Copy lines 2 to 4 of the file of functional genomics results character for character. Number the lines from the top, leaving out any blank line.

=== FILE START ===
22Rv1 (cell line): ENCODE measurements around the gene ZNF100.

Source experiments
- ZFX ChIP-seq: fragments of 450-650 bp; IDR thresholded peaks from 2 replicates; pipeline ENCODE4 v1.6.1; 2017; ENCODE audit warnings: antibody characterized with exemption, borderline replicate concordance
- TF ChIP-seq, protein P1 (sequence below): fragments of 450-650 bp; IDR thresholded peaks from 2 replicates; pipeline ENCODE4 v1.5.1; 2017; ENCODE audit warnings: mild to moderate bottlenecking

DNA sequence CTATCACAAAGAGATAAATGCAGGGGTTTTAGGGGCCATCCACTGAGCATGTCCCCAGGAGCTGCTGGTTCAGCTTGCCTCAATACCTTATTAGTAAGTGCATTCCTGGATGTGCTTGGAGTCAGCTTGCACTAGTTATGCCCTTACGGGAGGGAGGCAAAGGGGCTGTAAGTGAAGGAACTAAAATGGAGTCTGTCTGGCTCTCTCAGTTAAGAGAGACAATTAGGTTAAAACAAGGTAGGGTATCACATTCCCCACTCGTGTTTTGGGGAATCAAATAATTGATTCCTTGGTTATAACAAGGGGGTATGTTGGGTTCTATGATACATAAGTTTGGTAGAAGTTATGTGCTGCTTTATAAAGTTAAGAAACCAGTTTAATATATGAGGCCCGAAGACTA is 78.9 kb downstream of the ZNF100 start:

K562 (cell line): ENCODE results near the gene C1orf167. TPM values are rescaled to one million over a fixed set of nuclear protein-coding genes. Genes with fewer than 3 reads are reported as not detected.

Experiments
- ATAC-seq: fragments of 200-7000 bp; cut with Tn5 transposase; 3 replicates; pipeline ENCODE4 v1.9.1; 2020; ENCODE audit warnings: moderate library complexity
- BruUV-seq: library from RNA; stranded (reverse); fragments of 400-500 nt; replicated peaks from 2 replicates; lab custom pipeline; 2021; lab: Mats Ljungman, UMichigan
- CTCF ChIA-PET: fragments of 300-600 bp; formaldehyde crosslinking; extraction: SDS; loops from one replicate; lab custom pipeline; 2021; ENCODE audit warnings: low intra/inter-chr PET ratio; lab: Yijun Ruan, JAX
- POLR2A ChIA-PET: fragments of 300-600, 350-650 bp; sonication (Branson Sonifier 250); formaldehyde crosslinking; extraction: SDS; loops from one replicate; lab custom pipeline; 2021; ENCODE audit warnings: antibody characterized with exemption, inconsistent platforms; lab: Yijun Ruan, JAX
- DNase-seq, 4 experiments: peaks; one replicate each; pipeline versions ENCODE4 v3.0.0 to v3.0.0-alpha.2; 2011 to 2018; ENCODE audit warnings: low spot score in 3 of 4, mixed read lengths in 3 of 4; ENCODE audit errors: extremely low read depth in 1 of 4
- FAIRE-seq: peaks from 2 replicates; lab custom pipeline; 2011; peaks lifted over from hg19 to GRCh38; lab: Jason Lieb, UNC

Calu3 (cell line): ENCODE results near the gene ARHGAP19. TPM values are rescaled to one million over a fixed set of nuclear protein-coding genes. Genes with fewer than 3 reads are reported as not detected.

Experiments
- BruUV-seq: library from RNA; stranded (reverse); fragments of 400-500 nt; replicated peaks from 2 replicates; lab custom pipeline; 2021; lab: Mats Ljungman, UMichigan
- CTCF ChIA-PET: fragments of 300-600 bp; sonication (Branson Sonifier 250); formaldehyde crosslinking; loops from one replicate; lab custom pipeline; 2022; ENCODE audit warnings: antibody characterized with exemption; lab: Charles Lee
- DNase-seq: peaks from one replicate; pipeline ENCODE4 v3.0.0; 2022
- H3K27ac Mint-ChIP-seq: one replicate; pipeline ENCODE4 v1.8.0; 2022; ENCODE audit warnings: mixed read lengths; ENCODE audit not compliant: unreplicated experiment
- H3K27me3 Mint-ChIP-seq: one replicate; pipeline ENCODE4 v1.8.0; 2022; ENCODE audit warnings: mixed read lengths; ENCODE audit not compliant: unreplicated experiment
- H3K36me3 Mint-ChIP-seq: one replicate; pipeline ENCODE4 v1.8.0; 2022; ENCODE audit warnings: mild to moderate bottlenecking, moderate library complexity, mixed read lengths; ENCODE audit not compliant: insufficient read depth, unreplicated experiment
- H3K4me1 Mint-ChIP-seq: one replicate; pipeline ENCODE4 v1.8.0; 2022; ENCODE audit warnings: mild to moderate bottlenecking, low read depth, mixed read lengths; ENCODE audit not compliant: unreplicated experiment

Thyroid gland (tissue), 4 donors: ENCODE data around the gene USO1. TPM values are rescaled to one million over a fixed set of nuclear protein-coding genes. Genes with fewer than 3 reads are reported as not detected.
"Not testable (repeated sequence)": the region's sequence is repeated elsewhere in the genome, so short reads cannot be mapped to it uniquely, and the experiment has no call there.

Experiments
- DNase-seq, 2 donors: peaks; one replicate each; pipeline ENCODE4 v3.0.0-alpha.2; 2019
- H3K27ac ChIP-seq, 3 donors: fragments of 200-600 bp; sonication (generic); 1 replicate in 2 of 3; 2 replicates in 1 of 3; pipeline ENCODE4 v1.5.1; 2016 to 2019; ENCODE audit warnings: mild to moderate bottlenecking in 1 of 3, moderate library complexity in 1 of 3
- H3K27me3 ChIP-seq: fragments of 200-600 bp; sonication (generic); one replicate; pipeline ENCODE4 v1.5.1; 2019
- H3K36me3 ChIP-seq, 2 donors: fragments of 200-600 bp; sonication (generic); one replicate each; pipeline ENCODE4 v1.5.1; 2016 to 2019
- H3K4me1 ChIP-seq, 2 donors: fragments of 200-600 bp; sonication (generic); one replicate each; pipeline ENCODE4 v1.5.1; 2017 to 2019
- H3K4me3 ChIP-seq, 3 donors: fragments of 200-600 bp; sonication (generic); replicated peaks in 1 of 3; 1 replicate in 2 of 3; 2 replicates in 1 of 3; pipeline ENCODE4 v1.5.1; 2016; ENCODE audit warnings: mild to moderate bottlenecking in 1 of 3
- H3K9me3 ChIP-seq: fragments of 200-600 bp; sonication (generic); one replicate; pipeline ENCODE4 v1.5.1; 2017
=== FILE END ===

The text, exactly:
Source experiments
- ZFX ChIP-seq: fragments of 450-650 bp; IDR thresholded peaks from 2 replicates; pipeline ENCODE4 v1.6.1; 2017; ENCODE audit warnings: antibody characterized with exemption, borderline replicate concordance
- TF ChIP-seq, protein P1 (sequence below): fragments of 450-650 bp; IDR thresholded peaks from 2 replicates; pipeline ENCODE4 v1.5.1; 2017; ENCODE audit warnings: mild to moderate bottlenecking